Income taxes are lowered when the economy is at full employment, which is most likely? A. Quantity of Labour is likely to increase and potential GDP increase B. Quantity of Labour is likely to increase and potential GDP decrease C. Quantity of Labour is likely to decrease and potential GDP increase D. Quantity of Labour is likely to decrease and potential GDP decrease
I will guess A b/c the lower tax increases take home pay so it will induce more people to enter the labor force. Given more people working, earning, and spending potential GDP should increase.
A. That was my exact reasoning as well.
I also answered A. Apparently it’s wrong. “Correct” Answer is D The ‘explantation’ (i think this is complete rubbish) is… The lowering of the tax at full employment will reduce the supply of labour (with higher take home pay and the economy at full employment there is less incentive to work harder) and this reduction in the supply of labour will reduce potential GDP Anyone agree with this? My reasoning is that if you reduce income tax, you effectively increase effective wage rates (indeed as they say, take home pay is now higher), thus in my mind, at a higher wage rate more people are willing to supply their labour I’m aware the econonomy is at full employment, however, there will be people who were unwilling to supply their labour at the old wage rate, who would be now be willing to particpate at what is effectively a higher wage rate, workforce expans as supply of labour increases and potential GDP increases. Also it could be forgiven if the point of the question was to catch you out because…the tax cut, means people supply additional labour at the margin (i.e. overtime) this does not increase potential GDP, but rarther causes GDP to increase beyond potential in the short run. However, their answer says GDP will fall and labour supply will fall… It seems to me they are making some misguided reference to the backward bending labour supply curve, which to my mind isn’t even covered in the level 1 sylabus.
Robert0s Wrote: ------------------------------------------------------- > I also answered A. > > Apparently it’s wrong. “Correct” Answer is D > > The ‘explantation’ (i think this is complete > rubbish) is… > > The lowering of the tax at full employment will > reduce the supply of labour (with higher take home > pay and the economy at full employment there is > less incentive to work harder) and this reduction > in the supply of labour will reduce potential GDP > > > Anyone agree with this? I do, but that DEPENDS on the shape of the indifference curve of the individual workers, which is a pretty strong assumption when you’re referring to the economy as an aggregate of everyone’s earning efforts. Remember that there is a trade-off between two goods when you have limited resources, in this case leisure and work. The less you have of one, the more you have of the other. In this case you have 24 hrs in a day, it’s up to you how much you spend working and how much you spend outside of work. So you can view leisure as a commodity, if to you LEISURE IS AN INFERIOR GOOD, then the more you work (the more $$ you make, or when taxes go down) the less leisure you want to buy. Similarly, if to you as a worker LEISURE IS A NORMAL GOOD, then the more money you make (more hours, or here LESS taxes), then you buy more of it, and you choose to work less. You guys all assume that leisure is a Giffen good (i.e. inferior good), and in the answer they’ve assumed that leisure is a normal good. Bottom line: crappy question, move on.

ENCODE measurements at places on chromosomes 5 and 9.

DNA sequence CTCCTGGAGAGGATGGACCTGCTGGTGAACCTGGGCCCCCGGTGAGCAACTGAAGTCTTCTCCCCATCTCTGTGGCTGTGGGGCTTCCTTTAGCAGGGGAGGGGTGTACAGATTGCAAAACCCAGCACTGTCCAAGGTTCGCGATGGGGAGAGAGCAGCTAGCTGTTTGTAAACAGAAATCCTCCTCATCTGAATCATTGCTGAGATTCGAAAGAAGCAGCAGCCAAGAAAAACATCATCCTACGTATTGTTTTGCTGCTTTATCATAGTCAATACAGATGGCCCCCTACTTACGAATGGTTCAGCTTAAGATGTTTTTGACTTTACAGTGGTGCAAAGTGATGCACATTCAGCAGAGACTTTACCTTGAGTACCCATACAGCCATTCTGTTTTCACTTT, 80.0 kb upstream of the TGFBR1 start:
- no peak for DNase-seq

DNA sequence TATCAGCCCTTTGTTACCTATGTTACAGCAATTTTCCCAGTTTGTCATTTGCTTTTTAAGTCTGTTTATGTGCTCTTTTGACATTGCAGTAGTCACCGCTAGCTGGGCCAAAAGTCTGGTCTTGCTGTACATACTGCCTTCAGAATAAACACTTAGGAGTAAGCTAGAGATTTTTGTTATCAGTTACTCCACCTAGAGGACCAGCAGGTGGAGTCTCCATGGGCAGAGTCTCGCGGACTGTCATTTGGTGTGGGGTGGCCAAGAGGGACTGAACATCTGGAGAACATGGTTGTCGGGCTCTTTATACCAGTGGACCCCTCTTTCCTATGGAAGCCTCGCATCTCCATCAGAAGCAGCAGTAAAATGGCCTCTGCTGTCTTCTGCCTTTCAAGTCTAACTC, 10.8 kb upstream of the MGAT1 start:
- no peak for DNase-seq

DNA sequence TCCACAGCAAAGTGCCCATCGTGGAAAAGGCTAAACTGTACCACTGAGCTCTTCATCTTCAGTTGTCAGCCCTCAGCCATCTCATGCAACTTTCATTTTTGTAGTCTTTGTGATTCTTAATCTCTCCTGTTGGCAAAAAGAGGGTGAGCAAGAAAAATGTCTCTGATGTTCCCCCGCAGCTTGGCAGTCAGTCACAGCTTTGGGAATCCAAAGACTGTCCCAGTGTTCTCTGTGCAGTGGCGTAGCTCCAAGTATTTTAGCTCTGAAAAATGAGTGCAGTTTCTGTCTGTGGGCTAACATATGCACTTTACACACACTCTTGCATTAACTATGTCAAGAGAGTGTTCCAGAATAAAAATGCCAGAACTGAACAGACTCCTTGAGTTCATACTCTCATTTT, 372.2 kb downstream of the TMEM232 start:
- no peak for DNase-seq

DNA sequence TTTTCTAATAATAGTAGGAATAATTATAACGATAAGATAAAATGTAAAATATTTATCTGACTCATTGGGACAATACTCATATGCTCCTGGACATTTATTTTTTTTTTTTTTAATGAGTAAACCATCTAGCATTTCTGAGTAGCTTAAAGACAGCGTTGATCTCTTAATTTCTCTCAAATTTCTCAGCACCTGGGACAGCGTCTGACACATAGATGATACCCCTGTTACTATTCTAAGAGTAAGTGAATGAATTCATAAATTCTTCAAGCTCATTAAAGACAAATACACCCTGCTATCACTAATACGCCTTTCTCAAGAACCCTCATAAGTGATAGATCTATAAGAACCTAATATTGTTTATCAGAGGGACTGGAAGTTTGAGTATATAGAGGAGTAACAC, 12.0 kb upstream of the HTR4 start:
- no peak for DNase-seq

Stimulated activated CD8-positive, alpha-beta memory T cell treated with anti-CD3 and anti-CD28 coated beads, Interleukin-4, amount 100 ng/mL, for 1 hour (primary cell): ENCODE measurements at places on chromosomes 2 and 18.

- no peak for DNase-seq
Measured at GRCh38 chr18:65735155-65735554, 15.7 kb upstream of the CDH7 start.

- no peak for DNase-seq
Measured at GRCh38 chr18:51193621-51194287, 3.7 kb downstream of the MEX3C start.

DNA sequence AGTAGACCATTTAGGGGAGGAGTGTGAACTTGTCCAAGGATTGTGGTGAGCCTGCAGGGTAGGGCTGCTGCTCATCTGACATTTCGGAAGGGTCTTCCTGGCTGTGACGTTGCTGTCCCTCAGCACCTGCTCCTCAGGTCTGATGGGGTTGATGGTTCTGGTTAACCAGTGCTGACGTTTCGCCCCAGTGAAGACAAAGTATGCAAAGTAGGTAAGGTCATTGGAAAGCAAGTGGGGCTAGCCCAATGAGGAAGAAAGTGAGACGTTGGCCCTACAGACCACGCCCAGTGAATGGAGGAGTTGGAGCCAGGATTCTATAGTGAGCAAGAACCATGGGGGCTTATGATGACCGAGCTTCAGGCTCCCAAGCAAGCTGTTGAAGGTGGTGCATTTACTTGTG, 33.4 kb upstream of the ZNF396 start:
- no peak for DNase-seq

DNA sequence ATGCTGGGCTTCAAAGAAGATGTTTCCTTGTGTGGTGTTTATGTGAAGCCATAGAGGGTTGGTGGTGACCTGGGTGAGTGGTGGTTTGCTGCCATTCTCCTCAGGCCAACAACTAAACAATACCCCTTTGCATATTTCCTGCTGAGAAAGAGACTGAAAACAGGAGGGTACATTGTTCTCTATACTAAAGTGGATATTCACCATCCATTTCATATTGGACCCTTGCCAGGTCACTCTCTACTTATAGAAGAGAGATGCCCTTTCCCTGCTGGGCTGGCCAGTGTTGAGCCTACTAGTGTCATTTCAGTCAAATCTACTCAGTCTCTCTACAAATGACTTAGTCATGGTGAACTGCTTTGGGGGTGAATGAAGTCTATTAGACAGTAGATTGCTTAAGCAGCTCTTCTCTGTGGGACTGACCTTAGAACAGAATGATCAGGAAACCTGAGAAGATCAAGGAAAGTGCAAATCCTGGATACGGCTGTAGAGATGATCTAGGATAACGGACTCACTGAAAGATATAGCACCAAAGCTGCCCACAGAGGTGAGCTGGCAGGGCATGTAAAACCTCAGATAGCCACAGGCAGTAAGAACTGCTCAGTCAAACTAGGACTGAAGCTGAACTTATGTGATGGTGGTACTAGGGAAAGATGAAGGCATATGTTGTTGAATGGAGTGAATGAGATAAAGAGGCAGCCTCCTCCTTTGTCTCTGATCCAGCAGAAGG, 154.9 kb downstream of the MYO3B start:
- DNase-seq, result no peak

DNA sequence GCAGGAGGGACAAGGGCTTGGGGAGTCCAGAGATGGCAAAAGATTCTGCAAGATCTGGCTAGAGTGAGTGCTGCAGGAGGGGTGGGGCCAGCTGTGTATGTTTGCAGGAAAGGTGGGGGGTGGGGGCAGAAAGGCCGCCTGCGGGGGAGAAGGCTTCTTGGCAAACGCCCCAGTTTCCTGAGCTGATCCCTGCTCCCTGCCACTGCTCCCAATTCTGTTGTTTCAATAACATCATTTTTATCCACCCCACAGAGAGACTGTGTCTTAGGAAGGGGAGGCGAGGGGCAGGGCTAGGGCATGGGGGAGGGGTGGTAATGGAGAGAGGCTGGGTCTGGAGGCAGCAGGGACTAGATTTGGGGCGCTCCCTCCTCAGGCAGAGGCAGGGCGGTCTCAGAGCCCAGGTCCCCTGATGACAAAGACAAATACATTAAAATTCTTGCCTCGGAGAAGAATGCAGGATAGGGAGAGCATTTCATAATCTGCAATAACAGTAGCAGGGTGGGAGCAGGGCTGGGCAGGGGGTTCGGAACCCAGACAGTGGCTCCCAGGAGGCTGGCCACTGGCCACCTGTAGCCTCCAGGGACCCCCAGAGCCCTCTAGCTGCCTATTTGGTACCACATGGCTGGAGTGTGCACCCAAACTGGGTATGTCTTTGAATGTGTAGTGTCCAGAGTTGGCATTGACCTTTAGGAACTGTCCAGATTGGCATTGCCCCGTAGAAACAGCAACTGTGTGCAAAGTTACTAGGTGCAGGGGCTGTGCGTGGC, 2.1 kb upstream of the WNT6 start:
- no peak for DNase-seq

See, I completely understand that. Which is why (as I mentioned) the labour supply curve IS backward bending… BUT - this is only at very high levels of income where people substitiute lesiure for additional income. This effect would NEVER dominate within the population as a whole So i don’t agree with your explanation, or theirs. Also, it doesn’t really depend on the shape of the indifference curve, the effect of steep vs shallow would be neglible, it depends on the budget line of the indidual, the higher the earner, the more likely they are to find a new and higher indifference curve which is tangential at a combination of more leisure and less hours worked than before the tax cut.
I do agree however, its a crap question.
If I see this question in the exam…I would still mark A. I completely agree with Robert’s explanation…
Robert, I agree with you that it’s the high earners who generally have backward bending curves. If I saw the question on the exam, I’d also probaby mark A just because it’s the other effect that dominates in the general population. Point well taken. My intent was to provide a bit of an intuition as to what might be happening, and I bet not many people get into the nitty-gritty of microeconomics when they see questions like this.
D is the correct answer. Think about it this way -> you work 60 hours a week and make $1,000 each week. Your boss comes in one day and gives you a small raise to $1,150 per week for your 60 hours. Are you going to start working 65 hours or 55 hours? Assuming you were at equilibrium at 60 hours for $1,000 your new equilibrium will be 55 hours for $1,000
I think the point was made before that it depends on the workers indifference curves. For some people that may be the case that they can 1) choose to work less hours and 2) be more happy with the same amount of money and more free time, vs more money and less free time. but that isn’t necessarily the case. Since economies push through full employment all the time, eg… Alberta, in Canada currently, I’d tend to think the most likely consequence is that a workforce as a whole isn’t going to balk at the prospect of more money.